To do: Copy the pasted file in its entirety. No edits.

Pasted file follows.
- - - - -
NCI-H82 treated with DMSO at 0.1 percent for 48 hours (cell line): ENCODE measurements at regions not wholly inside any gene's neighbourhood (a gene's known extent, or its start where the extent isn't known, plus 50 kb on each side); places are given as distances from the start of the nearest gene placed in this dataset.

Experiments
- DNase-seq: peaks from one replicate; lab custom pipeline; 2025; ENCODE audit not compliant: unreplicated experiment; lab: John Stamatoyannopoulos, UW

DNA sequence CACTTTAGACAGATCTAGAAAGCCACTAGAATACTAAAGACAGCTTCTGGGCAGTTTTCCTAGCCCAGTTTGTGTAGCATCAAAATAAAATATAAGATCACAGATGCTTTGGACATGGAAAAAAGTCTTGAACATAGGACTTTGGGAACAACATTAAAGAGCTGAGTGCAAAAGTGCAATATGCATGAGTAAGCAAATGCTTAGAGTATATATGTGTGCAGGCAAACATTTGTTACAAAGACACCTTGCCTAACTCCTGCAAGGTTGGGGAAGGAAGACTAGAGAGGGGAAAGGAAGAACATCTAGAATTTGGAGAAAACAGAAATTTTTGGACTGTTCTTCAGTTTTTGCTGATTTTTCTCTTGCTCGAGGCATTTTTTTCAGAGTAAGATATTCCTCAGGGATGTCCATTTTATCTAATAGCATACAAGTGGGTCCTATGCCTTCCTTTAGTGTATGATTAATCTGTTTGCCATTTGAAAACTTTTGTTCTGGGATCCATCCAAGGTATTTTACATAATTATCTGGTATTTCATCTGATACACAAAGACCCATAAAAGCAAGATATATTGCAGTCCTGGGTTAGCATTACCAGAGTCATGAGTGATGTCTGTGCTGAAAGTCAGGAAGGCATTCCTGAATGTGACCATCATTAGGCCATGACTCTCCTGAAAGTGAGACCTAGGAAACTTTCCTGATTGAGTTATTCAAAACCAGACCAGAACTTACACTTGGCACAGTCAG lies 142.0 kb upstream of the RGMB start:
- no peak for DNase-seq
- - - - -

NCI-H82 treated with DMSO at 0.1 percent for 48 hours (cell line): ENCODE measurements at regions not wholly inside any gene's neighbourhood (a gene's known extent, or its start where the extent isn't known, plus 50 kb on each side); places are given as distances from the start of the nearest gene placed in this dataset.

Experiments
- DNase-seq: peaks from one replicate; lab custom pipeline; 2025; ENCODE audit not compliant: unreplicated experiment; lab: John Stamatoyannopoulos, UW

DNA sequence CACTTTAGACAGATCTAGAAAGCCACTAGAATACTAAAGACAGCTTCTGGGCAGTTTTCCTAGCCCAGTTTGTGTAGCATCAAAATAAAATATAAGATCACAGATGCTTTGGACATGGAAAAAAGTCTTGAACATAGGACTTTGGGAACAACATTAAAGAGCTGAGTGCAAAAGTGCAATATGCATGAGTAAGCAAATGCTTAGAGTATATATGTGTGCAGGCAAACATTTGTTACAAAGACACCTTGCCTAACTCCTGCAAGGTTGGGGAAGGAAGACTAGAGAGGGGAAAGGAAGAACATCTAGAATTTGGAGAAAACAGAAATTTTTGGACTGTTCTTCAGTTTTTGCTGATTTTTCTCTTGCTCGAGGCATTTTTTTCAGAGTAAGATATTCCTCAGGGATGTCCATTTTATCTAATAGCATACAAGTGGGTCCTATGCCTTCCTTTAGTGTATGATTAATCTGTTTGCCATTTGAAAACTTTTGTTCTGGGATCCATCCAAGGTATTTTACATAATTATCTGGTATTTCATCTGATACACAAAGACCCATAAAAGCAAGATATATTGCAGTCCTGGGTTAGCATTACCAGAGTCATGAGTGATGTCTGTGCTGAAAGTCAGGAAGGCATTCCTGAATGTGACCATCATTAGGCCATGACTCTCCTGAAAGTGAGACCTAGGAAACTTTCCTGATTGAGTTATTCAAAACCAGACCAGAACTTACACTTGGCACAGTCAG lies 142.0 kb upstream of the RGMB start:
- no peak for DNase-seq